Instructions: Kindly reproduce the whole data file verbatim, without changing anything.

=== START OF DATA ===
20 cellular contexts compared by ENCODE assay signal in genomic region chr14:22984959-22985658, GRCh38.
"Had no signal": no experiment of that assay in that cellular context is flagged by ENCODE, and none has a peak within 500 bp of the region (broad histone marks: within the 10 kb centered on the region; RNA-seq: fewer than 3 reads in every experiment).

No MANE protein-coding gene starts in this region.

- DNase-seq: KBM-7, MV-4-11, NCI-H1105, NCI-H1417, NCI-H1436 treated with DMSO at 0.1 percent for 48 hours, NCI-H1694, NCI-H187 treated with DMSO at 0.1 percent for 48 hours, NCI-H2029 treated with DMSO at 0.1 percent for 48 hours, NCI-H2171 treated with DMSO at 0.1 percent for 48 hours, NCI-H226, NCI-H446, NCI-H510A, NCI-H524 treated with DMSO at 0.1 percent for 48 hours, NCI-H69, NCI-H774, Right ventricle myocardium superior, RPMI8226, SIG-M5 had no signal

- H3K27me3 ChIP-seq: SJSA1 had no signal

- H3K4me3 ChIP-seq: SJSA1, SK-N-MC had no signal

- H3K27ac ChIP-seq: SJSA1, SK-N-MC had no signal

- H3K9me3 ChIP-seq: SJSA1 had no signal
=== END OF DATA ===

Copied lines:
20 cellular contexts compared by ENCODE assay signal in genomic region chr14:22984959-22985658, GRCh38.
"Had no signal": no experiment of that assay in that cellular context is flagged by ENCODE, and none has a peak within 500 bp of the region (broad histone marks: within the 10 kb centered on the region; RNA-seq: fewer than 3 reads in every experiment).

No MANE protein-coding gene starts in this region.

- DNase-seq: KBM-7, MV-4-11, NCI-H1105, NCI-H1417, NCI-H1436 treated with DMSO at 0.1 percent for 48 hours, NCI-H1694, NCI-H187 treated with DMSO at 0.1 percent for 48 hours, NCI-H2029 treated with DMSO at 0.1 percent for 48 hours, NCI-H2171 treated with DMSO at 0.1 percent for 48 hours, NCI-H226, NCI-H446, NCI-H510A, NCI-H524 treated with DMSO at 0.1 percent for 48 hours, NCI-H69, NCI-H774, Right ventricle myocardium superior, RPMI8226, SIG-M5 had no signal

- H3K27me3 ChIP-seq: SJSA1 had no signal

- H3K4me3 ChIP-seq: SJSA1, SK-N-MC had no signal

- H3K27ac ChIP-seq: SJSA1, SK-N-MC had no signal

- H3K9me3 ChIP-seq: SJSA1 had no signal